Resources for the Bushfire Crisis19 January 2020
Unprecedented nationwide bushfire activity in 2019–2020 has had devastating and wide-ranging impacts, not just on those who have seen their homes and properties destroyed or damaged by the bushfires, but also businesses suffering financial hardship. The following Resource Roundup includes updated information, resources and other pertinent links.
Organisations and individuals across Australia are doing incredible things in response to the bushfire crisis, from offering pro-bono work, organising volunteers, managing fundraising opportunities and providing resources. The architectural profession is right at the forefront, with several initiatives underway to assist with bushfire recovery. See the following links to pertinent information, relevant resources and available assistance:
Business, Financial Assistance and Advice
Practitioners who have been affected by bushfires can find timely advice on employment conditions during natural disasters and emergencies on the Fair Work Ombudsman website.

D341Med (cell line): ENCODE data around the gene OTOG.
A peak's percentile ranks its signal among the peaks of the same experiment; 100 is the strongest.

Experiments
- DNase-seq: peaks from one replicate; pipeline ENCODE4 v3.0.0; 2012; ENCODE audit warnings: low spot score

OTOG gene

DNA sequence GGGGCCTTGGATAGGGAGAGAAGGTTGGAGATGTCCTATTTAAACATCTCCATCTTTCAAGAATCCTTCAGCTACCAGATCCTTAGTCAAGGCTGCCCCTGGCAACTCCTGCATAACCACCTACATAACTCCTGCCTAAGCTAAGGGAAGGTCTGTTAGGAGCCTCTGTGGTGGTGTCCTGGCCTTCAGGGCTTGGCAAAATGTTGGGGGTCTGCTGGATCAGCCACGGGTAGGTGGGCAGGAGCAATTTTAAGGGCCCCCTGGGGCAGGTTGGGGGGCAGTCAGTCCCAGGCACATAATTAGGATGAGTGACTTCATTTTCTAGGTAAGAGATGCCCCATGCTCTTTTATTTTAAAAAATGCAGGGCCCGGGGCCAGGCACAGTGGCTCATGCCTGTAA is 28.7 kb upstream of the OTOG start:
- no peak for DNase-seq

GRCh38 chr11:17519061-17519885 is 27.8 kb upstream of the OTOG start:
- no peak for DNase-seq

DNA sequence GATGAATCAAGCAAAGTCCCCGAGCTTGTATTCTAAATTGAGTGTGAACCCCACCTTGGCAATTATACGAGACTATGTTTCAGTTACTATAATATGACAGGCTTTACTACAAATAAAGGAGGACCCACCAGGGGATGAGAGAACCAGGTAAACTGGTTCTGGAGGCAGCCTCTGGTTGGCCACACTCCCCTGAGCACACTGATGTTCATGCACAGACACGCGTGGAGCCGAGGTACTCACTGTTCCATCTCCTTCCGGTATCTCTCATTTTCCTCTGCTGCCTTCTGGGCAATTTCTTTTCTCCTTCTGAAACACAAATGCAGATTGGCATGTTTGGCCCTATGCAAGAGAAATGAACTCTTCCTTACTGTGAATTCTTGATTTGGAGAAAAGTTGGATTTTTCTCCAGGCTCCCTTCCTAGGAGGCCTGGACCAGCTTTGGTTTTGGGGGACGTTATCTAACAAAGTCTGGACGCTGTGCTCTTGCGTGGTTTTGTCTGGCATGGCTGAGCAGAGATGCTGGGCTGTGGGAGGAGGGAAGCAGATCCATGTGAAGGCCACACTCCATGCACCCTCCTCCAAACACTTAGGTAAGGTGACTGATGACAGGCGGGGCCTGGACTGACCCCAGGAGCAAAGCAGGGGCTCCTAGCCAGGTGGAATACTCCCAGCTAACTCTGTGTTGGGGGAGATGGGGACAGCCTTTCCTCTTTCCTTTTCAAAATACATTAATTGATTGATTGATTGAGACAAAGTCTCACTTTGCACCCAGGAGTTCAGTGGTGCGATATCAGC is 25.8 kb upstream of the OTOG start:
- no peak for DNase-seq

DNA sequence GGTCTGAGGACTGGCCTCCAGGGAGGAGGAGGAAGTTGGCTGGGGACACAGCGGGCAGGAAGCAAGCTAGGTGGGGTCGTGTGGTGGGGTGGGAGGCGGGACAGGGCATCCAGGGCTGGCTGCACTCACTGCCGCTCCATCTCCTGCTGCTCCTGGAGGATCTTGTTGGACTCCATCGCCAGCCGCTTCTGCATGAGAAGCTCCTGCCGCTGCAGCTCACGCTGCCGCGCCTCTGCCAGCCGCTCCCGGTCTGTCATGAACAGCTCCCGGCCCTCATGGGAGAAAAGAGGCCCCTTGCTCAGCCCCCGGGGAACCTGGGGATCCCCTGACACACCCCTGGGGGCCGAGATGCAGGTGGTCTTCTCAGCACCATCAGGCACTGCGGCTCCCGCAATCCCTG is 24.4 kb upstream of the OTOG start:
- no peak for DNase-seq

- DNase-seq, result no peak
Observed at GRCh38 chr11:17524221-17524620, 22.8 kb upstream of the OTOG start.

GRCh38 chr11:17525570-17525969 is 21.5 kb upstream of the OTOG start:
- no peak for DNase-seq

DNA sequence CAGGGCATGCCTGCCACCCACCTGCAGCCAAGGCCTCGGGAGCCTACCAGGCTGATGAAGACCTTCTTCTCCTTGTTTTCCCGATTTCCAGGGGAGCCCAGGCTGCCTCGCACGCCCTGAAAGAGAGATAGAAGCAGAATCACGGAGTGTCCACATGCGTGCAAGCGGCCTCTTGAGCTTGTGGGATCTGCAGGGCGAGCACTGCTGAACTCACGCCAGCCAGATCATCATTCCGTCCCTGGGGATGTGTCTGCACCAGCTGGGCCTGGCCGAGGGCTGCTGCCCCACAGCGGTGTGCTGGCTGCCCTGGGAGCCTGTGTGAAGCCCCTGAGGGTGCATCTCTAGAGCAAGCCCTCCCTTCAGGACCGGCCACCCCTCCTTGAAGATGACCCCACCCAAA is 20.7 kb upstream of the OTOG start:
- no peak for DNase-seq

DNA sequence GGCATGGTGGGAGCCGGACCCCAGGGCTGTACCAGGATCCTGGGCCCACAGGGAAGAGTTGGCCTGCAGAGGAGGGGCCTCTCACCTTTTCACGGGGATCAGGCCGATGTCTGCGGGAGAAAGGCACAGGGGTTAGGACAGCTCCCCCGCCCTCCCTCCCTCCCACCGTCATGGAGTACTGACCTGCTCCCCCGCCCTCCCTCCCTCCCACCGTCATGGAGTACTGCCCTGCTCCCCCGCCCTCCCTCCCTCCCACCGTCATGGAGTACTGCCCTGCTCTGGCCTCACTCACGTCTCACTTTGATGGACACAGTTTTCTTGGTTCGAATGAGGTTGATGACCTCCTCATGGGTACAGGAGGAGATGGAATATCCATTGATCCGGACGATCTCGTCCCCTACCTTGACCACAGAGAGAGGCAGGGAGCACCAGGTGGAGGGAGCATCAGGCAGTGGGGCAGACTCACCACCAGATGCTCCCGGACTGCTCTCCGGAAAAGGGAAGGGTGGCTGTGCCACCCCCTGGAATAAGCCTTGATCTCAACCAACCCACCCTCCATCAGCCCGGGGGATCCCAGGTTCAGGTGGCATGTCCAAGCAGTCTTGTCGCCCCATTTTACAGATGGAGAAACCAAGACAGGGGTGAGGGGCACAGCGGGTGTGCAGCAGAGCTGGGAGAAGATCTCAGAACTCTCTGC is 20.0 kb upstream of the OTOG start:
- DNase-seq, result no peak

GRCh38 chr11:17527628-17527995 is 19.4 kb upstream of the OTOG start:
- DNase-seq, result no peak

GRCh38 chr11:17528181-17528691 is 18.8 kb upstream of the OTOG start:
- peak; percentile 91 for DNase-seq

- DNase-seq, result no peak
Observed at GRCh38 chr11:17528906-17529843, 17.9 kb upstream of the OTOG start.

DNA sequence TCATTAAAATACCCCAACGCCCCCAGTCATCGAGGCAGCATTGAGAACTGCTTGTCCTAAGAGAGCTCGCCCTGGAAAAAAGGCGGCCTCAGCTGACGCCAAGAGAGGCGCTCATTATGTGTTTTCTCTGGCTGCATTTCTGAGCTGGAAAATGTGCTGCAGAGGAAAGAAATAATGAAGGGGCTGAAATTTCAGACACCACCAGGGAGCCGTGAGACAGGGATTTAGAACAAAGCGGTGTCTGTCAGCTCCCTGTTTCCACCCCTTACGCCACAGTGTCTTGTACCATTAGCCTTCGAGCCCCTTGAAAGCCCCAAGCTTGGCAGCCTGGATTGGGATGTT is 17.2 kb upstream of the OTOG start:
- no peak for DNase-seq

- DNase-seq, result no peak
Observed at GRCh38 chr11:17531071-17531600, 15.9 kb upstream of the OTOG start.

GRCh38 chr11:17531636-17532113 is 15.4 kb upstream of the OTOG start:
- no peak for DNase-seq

Under the Fair Work Act 2009, employers who need to temporarily close their practice due to circumstances outside their control (such as the effects of natural disasters) are entitled to stand down employees if work stoppages are unavoidable. Employers are not required to pay employees during this period (though they may choose to do so), but employees continue to accrue leave in the usual way. The Fair Work Ombudsman also advises on alternatives to standing down employees, including taking a period of accrued leave and considering flexible work arrangements.
It's important to note that all employees, including casuals, are entitled to community service leave to take on emergency service management activities.
The Australian federal government has set up a National Bushfire Recovery Agency with advice and links on recovery and assistance.